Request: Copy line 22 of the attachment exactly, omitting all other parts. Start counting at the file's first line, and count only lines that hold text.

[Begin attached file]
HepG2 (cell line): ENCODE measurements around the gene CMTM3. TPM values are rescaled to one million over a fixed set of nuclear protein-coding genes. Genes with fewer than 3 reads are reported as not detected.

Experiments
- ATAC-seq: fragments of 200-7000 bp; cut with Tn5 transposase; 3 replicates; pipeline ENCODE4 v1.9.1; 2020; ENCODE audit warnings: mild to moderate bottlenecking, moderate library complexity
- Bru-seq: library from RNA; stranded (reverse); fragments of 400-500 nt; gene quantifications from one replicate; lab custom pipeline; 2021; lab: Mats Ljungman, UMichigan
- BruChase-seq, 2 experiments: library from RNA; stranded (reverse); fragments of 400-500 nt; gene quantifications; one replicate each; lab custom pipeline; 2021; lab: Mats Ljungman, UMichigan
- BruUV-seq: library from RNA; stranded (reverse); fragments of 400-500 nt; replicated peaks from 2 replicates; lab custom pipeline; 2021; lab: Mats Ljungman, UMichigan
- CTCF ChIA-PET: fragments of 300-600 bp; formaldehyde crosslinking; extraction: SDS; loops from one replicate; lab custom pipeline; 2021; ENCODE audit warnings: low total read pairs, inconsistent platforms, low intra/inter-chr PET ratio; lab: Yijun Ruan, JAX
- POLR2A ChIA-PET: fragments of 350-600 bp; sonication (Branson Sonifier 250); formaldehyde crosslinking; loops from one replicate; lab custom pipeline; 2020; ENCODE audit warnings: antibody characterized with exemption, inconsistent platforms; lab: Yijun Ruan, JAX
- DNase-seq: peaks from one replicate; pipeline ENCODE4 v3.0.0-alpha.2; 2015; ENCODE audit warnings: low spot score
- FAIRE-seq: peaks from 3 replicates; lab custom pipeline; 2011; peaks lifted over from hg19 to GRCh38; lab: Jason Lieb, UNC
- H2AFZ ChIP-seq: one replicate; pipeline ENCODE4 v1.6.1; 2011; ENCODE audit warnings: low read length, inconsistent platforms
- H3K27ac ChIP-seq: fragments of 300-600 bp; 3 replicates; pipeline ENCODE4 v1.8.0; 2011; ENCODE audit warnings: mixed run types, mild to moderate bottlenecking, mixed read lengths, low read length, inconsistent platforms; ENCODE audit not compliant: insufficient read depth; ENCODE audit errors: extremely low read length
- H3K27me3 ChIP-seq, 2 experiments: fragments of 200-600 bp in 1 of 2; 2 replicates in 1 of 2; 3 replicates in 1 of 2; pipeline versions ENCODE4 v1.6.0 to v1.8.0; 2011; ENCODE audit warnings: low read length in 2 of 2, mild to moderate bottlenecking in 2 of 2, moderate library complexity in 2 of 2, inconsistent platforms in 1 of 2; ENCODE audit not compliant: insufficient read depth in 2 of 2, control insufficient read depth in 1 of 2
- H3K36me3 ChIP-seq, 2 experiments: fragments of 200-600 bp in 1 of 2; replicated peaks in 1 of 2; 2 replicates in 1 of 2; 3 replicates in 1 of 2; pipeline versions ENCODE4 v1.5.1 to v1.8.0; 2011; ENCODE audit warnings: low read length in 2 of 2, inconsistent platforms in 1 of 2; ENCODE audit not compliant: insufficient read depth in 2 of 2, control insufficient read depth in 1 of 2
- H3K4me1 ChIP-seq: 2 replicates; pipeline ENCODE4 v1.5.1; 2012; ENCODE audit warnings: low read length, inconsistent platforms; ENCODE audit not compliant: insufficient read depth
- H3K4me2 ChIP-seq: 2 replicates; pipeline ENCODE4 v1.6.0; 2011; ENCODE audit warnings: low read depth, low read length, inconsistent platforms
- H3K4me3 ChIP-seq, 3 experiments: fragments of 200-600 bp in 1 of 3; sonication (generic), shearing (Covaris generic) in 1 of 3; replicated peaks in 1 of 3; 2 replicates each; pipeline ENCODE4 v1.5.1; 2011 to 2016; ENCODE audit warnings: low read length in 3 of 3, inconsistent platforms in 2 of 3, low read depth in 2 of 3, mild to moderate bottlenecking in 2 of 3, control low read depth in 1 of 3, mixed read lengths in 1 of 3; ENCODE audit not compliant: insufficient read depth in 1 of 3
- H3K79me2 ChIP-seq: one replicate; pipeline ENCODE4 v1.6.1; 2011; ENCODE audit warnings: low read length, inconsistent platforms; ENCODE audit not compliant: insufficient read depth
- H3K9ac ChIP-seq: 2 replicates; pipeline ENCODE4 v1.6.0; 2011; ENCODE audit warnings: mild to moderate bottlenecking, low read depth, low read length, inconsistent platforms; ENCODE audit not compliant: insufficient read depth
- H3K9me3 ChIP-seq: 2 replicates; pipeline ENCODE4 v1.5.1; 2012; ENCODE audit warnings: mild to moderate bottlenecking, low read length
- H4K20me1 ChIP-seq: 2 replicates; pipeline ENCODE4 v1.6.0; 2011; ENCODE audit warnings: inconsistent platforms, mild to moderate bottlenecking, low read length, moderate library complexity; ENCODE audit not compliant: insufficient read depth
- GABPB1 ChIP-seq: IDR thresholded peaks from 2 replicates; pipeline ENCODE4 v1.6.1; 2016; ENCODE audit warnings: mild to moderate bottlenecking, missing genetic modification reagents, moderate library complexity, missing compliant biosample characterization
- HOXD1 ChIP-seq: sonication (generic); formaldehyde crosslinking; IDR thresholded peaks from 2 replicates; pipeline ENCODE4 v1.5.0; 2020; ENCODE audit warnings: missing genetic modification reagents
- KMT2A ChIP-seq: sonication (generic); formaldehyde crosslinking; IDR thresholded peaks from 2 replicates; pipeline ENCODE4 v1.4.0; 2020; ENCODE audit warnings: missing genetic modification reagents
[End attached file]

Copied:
- GABPB1 ChIP-seq: IDR thresholded peaks from 2 replicates; pipeline ENCODE4 v1.6.1; 2016; ENCODE audit warnings: mild to moderate bottlenecking, missing genetic modification reagents, moderate library complexity, missing compliant biosample characterization